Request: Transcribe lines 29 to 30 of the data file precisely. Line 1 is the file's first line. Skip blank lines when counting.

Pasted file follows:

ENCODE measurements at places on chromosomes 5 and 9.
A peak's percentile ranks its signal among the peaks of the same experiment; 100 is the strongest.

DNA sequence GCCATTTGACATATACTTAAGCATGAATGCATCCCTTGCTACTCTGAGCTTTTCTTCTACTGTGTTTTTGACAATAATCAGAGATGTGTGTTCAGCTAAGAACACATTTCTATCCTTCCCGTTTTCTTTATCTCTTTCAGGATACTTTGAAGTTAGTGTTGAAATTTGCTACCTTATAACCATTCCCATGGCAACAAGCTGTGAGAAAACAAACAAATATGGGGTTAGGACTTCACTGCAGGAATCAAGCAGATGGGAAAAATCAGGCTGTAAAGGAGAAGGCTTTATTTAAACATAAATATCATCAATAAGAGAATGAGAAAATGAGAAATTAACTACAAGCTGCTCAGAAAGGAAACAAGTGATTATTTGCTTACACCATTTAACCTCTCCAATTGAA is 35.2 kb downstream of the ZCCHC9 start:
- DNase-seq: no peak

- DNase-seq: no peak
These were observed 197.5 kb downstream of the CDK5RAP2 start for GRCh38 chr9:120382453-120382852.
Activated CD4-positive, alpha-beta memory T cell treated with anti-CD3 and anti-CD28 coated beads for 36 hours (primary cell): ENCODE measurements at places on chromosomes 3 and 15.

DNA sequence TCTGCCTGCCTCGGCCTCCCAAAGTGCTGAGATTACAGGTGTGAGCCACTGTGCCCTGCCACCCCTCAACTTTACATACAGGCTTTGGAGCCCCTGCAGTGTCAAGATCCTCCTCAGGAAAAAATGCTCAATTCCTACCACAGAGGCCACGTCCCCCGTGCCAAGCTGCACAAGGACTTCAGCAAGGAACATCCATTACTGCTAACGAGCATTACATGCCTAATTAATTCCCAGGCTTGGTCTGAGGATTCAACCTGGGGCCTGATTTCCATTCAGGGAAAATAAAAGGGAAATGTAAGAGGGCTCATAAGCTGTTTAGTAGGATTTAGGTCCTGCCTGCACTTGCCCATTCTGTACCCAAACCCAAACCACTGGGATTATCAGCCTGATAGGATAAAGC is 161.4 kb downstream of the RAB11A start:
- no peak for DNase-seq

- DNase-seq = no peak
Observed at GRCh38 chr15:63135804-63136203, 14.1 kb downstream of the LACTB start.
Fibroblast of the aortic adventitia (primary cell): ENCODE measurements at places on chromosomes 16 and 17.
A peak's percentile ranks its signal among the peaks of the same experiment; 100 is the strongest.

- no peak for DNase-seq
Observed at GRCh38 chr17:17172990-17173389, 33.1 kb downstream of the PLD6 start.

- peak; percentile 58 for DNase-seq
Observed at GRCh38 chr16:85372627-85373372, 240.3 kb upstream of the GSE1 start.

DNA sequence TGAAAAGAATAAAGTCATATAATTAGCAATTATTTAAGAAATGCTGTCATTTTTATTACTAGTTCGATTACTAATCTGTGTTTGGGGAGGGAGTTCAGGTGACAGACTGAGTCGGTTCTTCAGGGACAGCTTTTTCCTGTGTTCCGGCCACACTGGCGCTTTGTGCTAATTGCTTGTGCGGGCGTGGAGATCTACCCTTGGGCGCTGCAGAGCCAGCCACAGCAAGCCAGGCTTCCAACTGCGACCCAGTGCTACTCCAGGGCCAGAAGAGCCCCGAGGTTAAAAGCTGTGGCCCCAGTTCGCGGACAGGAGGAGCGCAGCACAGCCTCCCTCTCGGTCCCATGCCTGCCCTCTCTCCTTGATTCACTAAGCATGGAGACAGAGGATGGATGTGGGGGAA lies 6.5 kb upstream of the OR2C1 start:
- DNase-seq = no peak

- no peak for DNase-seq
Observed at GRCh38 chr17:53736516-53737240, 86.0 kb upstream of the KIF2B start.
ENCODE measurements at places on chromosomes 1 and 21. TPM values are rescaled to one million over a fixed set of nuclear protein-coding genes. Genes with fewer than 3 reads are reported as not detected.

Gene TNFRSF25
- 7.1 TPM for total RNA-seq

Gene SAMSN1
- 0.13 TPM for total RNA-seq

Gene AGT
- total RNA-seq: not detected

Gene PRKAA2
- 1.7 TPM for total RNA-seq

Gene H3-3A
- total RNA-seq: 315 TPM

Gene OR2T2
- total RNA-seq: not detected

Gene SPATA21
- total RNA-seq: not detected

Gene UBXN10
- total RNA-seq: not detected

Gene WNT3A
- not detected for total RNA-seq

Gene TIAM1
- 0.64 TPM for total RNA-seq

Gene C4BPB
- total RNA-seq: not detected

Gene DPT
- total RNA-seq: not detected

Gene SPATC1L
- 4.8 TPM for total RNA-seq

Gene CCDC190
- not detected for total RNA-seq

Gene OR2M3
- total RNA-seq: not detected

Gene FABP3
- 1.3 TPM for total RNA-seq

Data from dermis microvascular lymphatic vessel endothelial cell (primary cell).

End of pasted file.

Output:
Gene PRKAA2
- 1.7 TPM for total RNA-seq